The RF shielding includes enclosure of the entire room such as walls, floor, and ceiling with copper wrapped wood panels. This RF shielding technique is very tedious and complex, since the ceiling should be suspended from the RF shield to provide space for lightning. The door must be sealed by a set of electric contacts or metallic pneumatic tube. Due to repetitive opening and closing, the RF shield around the door is frequently damaged and provides a common source of RF leakage into the room. Moreover, pipes and wires through the walls require penetration panels that contain RF filters and waveguides. The RF shielded MRI room produces RF leaks when a high field strength magnet over 4000 kg is placed inside shielded room [1]. Also after installation of the field strength magnet, environmental factors such as moisture also creates problem in RF shielding that leads to RF leakage.

The Existing systems use Radio Frequency (RF) shielding techniques to avoid RF interference in hospitals. Lepola et al. proposed a method for mitigation of Radiofrequency interference for EEG measurement. The electrodes of the Electroencephalograph (EEG) device were shielded by graphite or silver, which reduced the radiofrequency interference of the electrodes due to power lines. The silver layer shielding achieved a better immunity (p < 0.05) than the graphite shielding (p = 0.029) to the RF interference [2]. Pastore et al. proposed an application of carbon nano powder for concrete in building walls of hospital environment to mitigate the radiofrequency interference with the medical devices [3]. Konpang et al. developed a four port network using diplexers for wireless communication for RF interference rejection [4]. Debaillie et al. developed a dual-polarized antenna and an electrical balance duplexer for RF interference cancellation. But implementation of Duplexer and Diplexers increases the noise figure in the receiver and also simultaneous transmission and reception is not possible using duplexers [5].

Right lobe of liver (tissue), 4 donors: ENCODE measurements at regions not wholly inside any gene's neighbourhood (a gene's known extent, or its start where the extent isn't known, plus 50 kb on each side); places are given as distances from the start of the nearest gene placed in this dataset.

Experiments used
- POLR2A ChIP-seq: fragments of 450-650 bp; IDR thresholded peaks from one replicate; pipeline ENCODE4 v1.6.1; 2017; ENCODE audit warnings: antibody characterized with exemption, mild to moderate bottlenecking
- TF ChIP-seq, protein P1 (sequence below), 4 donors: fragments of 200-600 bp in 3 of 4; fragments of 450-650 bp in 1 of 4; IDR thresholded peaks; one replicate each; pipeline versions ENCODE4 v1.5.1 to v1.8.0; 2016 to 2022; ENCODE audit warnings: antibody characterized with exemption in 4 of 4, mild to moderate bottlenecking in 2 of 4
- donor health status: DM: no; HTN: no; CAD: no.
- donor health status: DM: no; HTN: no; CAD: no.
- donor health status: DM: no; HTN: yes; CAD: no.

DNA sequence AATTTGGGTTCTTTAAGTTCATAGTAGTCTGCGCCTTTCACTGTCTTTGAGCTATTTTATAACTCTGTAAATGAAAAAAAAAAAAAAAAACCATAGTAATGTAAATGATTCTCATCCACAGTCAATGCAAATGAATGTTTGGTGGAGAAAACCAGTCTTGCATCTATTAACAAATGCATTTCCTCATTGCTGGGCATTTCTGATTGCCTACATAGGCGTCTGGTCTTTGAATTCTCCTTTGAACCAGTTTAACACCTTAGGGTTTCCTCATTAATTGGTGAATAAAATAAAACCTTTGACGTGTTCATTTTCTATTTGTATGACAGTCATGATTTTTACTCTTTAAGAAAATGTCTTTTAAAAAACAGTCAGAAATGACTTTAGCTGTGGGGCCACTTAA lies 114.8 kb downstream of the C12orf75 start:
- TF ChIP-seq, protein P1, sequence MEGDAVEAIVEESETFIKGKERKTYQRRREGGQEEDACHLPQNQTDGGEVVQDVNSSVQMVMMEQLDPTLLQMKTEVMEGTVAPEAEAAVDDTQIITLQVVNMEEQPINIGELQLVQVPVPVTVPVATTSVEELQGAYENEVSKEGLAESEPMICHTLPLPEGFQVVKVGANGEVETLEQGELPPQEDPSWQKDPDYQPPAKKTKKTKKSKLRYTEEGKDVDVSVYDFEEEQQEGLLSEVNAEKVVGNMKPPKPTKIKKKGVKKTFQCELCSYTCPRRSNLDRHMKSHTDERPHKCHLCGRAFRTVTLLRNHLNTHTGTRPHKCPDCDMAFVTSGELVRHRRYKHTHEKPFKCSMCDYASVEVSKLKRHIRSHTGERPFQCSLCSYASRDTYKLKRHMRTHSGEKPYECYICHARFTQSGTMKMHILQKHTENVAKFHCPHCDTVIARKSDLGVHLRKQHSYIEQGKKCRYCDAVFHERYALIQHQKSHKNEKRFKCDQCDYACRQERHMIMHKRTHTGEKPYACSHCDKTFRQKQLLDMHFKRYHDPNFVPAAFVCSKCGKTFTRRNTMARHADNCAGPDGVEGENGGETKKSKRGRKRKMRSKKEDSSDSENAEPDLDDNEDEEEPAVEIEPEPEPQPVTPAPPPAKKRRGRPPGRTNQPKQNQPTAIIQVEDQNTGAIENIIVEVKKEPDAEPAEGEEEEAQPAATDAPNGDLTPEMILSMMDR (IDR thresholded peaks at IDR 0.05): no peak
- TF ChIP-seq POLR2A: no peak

Maramraju et al. proposed an aluminum shield and segmented copper shield to minimize the RF interference in MRI compatible Positron Tomography [6]. Eclov et al. implemented a notch filter to reduce RF interference in the PET data for simultaneous acquired PET-MRI [7]. Gebhardt et al. proposed RESCUE-Reduction of MRI-Signal to Noise Ratio (SNR) degradation by using an MR-synchronous low-interference PET Acquisition technique. In this method, the PET data acquisition during the reception of the MR signal was interrupted to minimize the RF interference and the SNR of the MRI data was preserved [8]. Gebhardt et al. also implemented a modified firmware using Field Programmable Gate Array (FPGA) in an MR-compatible PET device. The clock frequencies of the PET device were shifted to reduce the RF interference [9]. Lee et al. implemented optical cables of 20 m long instead of electrical connection between the PET and MRI ground. The optical cables make the PRT detectors float from the MRI ground which can reduce the RF interference in PET compatible MRI [10]. Lim et al. proposed an aluminum-plated conductive fabric shield for PET detectors in hybrid PET/MRI. The Aluminum conductive fabric shield was inserted into the PET detector to reduce the RF interference in hybrid PET/MRI [11]. But the existing RF shielding in MRI, induce eddy currents which affect the MRI image quality. Additionally, the installation of filters, optical cables, and firmware increases the complexity of the MRI and the cost of installation. The proposed Intelligent MRI system is based on VLC (Visible light Communication), one of the emerging and efficient technologies to avoid RF interference near MRI scanners. VLC is very safe, cost effective, and robust for communication against radio frequency interferences [12].